Majoring in video games


The Mirror

Students virtually joined at the hip with video games aren’t necessarily slackers. They could be trying to get a good grade.

Video games are serious business academically at two local institutions of higher learning –– Highline Community College, where an English instructor probes the deeper meaning of the games with her students, and DeVry University-Federal Way, which offers a degree in game and simulation programming.

Though the video game industry has been around for about 30 years, its technology has barely cracked a book as an academic pursuit. But with sales in the $10 billion range, the industry can use game developers and programmers. According to DeVry, the ideal candidates for companies have  programming skills plus academic credentials and a well-rounded education.

Reed Hackett, president of the Federal Way campus of the national business and technical college, said the Seattle area has one of the largest 

concentrations of game developers in the U.S. with roughly 50 companies. And nationally, such businesses are hiring –– a 45 percent growth rate the next seven years is predicted by the U.S. Department of Labor

To fill the jobs, “there is a tremendous demand for educational programs in game and simulation programming,” Hackett said.

Graduates of the mew bachelor degree program at DeVry might find work as programmers, software engineers and project coordinators. They would also qualify in other fields such as military tactical and strategic simulations and training, automotive design and testing, training for healthcare workers, crime scene reconstruction and flight simulators, officials said. 

DeVry’s program includes math and physics, game design and multi-dimensional graphics programming. The technical elements of earning the degree are supported by more traditional general education courses, Hackett said.

At Highline, Angi Castor has tapped into what a sub-set of students who are converting their zest for video games into a desire to go to English class.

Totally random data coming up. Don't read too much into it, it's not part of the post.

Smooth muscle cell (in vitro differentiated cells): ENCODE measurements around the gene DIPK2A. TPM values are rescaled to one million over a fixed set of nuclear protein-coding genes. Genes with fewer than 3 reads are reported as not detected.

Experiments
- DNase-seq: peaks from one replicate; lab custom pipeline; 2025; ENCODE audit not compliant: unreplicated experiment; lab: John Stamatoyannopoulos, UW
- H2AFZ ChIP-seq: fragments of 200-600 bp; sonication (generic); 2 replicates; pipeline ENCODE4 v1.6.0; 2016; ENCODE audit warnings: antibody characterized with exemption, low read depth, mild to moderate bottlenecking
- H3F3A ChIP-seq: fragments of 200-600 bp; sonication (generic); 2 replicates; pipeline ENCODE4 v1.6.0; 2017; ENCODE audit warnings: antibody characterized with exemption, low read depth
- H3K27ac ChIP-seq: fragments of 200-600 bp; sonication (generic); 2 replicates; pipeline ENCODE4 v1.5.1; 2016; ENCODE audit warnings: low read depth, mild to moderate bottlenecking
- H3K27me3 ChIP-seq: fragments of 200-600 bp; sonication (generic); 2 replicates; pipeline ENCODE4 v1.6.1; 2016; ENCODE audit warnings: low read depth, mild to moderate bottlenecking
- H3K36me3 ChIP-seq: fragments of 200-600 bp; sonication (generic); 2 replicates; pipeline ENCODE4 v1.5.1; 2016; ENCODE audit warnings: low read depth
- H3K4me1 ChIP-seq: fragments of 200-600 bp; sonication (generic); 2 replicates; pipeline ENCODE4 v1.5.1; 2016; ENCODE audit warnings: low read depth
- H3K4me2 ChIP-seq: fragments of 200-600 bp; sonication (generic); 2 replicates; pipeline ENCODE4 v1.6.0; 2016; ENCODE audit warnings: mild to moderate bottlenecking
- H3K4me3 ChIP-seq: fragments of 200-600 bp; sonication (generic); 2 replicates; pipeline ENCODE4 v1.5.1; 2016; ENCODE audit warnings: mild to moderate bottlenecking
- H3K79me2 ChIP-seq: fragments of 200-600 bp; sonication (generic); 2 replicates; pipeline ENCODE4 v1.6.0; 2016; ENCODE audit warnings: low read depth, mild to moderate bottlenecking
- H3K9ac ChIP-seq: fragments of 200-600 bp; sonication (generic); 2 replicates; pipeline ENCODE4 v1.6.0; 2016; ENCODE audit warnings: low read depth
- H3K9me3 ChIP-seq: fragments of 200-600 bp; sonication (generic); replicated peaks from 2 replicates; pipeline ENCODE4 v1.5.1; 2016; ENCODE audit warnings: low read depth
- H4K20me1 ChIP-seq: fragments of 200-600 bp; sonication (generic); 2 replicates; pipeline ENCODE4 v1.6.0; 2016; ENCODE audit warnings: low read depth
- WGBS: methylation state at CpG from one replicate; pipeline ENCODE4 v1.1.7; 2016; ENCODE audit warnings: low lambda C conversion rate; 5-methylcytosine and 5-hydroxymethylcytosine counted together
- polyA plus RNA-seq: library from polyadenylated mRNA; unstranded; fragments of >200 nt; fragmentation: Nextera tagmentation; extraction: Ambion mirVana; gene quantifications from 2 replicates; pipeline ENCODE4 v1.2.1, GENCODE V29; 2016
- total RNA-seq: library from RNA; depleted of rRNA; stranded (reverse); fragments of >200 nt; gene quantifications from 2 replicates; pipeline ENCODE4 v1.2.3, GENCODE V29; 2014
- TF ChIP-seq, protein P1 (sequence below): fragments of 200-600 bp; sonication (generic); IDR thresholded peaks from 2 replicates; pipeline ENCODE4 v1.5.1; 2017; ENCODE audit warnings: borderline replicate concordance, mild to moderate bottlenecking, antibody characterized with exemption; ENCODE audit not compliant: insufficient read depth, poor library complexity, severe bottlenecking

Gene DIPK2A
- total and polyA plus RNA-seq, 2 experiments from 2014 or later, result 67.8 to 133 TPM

Castor added video game literature to the Literature 220 course she taught last spring. She did it because she realized she could use students’ interest in video games to get to them educationally.

“I can lead them into discussions of subjects that ultimately help them prove they’re smart enough to get into the University of Washington,” she said.

Castor got into video games partly because of her son’s interest. “I 

started playing and loved it,” she related.

In her class, students were asked in writing assignments to defend 

video games as literature. “And they did it,” passing her critical-thinking muster, she said.

Castor’s fellow instructors were skeptical about the seriousness of the class. “They thought it was a passing  fancy,” she said. But students flocked to her class and kept coming once she convinced them “I was a legitimate player and wasn’t going to put them down,” she said.

“These are the best and the brightest,” not unmotivated students or weird technoids, as some uninformed adults might think, Castor said, noting her son earned a doctorate and is now a professor at University of South Carolina.

“We’re not necessarily meeting the creative needs of these kids” through more traditional curriculum, said Castor, who plans to make a presentation, assisted by some of her students, titled “Fiftysomething Professor Meets PlayStation” during an English  educators’ conference in Yakima in October.

From a career standpoint, Hackett said game development technologies are surging in popularity and “are poised to play an important role in the entertainment industry for years to come. Similarly, simulation technologies are having an increasingly significant impact” employee training in private businesses and the public sector. The result is “strong demand for individuals who have formal educational backgrounds in these areas.”

Editor Pat Jenkins: 925-5565,

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